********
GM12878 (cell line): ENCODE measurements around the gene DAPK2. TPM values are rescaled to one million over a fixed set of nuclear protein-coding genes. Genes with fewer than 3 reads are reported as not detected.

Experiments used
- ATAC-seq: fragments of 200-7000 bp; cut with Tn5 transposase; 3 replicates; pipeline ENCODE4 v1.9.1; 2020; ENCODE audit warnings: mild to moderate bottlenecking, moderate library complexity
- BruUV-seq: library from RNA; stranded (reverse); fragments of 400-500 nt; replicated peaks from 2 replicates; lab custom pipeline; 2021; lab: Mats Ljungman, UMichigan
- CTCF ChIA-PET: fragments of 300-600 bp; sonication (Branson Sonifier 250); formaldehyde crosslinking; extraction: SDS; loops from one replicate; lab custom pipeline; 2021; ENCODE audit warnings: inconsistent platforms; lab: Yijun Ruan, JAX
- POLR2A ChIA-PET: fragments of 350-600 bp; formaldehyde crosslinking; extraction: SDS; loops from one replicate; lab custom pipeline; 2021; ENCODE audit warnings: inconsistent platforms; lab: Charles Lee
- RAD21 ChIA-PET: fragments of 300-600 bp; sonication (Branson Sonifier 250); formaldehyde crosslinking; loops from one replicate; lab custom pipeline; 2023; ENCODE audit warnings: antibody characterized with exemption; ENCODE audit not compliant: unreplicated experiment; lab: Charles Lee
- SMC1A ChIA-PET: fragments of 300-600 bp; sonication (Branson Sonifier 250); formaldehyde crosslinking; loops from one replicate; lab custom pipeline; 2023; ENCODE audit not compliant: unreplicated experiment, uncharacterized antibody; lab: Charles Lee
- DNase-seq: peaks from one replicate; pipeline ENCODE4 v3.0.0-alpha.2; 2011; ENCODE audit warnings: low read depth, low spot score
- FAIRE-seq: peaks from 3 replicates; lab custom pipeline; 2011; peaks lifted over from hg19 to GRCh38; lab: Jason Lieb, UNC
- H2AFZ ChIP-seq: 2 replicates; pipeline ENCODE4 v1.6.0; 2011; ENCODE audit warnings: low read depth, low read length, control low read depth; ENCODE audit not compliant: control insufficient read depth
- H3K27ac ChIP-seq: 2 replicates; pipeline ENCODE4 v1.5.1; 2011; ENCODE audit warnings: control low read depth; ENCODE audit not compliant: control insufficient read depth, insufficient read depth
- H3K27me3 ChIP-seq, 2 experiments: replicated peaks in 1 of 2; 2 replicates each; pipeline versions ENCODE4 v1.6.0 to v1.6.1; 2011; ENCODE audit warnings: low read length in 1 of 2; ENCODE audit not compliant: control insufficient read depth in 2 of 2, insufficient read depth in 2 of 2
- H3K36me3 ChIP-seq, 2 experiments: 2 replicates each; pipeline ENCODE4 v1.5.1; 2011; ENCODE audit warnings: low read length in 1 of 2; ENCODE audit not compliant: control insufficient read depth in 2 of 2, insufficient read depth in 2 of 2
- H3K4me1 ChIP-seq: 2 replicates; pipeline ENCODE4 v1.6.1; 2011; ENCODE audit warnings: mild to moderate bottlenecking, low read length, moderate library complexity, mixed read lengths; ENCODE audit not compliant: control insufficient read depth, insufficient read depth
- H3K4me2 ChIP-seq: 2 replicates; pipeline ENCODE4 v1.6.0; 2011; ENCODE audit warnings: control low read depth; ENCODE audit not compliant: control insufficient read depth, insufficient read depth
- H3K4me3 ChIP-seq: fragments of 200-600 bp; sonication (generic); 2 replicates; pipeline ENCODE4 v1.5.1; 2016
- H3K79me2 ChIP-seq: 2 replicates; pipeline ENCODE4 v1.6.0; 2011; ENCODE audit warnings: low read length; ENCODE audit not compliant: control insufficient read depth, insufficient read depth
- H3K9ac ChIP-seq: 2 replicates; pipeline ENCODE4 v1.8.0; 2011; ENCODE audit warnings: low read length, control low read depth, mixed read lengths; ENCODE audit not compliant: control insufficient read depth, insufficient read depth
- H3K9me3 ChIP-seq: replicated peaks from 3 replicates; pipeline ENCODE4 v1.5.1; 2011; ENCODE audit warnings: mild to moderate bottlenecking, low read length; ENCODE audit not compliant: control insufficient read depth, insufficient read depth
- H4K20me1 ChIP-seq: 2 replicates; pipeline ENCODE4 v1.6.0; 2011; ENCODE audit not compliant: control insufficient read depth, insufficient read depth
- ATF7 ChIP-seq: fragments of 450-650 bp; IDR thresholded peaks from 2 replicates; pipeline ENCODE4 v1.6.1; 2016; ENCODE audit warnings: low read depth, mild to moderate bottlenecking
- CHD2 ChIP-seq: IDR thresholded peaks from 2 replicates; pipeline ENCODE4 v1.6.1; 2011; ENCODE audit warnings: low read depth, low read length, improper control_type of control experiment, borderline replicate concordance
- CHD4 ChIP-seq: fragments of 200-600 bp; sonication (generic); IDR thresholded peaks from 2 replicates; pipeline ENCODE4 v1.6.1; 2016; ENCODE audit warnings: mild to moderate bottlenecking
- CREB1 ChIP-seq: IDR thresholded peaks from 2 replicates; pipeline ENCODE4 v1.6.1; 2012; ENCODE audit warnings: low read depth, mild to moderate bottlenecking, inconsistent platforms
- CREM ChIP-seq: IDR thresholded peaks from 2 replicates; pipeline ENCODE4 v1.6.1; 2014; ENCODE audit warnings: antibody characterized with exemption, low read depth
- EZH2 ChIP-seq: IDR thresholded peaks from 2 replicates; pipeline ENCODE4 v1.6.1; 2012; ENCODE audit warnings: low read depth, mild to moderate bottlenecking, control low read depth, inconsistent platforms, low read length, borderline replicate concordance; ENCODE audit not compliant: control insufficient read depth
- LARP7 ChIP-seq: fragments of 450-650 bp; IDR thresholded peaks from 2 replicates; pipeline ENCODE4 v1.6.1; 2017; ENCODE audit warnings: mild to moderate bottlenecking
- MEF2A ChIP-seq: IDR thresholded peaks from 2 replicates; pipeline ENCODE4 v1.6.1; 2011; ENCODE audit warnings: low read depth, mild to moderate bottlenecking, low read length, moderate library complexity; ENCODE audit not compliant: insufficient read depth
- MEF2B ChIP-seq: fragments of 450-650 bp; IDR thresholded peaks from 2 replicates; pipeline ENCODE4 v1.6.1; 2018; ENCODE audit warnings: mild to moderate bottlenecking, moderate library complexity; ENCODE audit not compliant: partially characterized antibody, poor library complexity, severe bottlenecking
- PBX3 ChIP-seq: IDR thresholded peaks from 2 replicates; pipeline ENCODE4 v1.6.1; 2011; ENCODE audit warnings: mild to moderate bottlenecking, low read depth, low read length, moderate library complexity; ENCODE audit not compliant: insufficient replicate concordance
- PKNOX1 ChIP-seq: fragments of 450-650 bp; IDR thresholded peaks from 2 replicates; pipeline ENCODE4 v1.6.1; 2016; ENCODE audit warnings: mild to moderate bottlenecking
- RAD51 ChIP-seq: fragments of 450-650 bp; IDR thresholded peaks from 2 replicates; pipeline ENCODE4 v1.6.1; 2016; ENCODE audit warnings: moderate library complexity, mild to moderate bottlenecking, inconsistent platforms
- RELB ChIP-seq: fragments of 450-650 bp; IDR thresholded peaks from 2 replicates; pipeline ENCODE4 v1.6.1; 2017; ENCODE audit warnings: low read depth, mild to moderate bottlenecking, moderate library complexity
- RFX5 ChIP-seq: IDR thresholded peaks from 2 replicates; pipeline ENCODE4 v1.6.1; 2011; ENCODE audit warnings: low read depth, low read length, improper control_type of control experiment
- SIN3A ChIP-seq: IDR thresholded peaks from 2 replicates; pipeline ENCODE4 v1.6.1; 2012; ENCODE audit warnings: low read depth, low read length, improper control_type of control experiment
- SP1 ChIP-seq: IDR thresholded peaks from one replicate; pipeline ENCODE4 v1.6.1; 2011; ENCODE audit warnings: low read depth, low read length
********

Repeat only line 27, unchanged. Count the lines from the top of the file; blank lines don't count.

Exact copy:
- EZH2 ChIP-seq: IDR thresholded peaks from 2 replicates; pipeline ENCODE4 v1.6.1; 2012; ENCODE audit warnings: low read depth, mild to moderate bottlenecking, control low read depth, inconsistent platforms, low read length, borderline replicate concordance; ENCODE audit not compliant: control insufficient read depth